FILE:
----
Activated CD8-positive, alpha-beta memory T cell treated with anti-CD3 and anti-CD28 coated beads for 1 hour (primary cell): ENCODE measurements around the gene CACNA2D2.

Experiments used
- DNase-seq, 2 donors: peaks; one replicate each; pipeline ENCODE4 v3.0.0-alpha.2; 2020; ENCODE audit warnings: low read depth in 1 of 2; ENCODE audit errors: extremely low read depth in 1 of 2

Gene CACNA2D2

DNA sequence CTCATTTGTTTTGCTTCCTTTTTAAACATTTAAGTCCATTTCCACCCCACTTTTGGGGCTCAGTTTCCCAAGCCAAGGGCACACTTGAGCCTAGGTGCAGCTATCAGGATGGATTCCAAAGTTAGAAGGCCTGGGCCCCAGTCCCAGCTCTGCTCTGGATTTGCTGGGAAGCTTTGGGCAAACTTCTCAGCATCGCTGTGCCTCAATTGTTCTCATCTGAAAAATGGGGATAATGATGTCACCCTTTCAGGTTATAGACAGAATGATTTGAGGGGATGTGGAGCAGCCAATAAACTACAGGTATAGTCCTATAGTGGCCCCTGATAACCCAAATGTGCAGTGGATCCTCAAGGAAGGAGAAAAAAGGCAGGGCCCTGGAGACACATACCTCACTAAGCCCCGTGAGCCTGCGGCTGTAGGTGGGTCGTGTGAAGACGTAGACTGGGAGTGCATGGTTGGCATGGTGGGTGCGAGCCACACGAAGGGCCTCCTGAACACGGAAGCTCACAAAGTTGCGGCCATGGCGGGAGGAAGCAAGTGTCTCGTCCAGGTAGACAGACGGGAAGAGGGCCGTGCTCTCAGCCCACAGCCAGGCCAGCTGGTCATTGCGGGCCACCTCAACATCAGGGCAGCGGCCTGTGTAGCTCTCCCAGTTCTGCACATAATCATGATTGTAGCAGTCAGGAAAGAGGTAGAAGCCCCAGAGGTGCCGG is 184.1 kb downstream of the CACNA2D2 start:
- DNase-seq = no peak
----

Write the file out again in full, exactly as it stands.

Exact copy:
Activated CD8-positive, alpha-beta memory T cell treated with anti-CD3 and anti-CD28 coated beads for 1 hour (primary cell): ENCODE measurements around the gene CACNA2D2.

Experiments used
- DNase-seq, 2 donors: peaks; one replicate each; pipeline ENCODE4 v3.0.0-alpha.2; 2020; ENCODE audit warnings: low read depth in 1 of 2; ENCODE audit errors: extremely low read depth in 1 of 2

Gene CACNA2D2

DNA sequence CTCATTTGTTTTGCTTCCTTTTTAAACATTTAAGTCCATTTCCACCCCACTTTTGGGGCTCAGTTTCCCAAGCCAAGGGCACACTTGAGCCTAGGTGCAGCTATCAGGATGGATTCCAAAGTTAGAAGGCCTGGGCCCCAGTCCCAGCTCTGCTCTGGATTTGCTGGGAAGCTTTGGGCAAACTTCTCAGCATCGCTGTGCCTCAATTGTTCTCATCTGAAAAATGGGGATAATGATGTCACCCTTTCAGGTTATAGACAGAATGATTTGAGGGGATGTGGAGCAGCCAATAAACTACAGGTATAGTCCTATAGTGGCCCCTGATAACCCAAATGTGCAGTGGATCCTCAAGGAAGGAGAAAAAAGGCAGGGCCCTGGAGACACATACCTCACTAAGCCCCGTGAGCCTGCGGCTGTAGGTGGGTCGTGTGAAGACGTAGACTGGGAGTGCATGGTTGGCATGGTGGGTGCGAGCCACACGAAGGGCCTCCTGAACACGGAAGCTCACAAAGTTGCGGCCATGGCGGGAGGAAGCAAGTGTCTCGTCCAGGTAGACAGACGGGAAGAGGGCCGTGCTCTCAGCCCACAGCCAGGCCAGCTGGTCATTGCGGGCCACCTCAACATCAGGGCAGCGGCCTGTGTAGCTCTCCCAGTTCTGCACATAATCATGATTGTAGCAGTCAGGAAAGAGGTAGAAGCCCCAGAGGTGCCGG is 184.1 kb downstream of the CACNA2D2 start:
- DNase-seq = no peak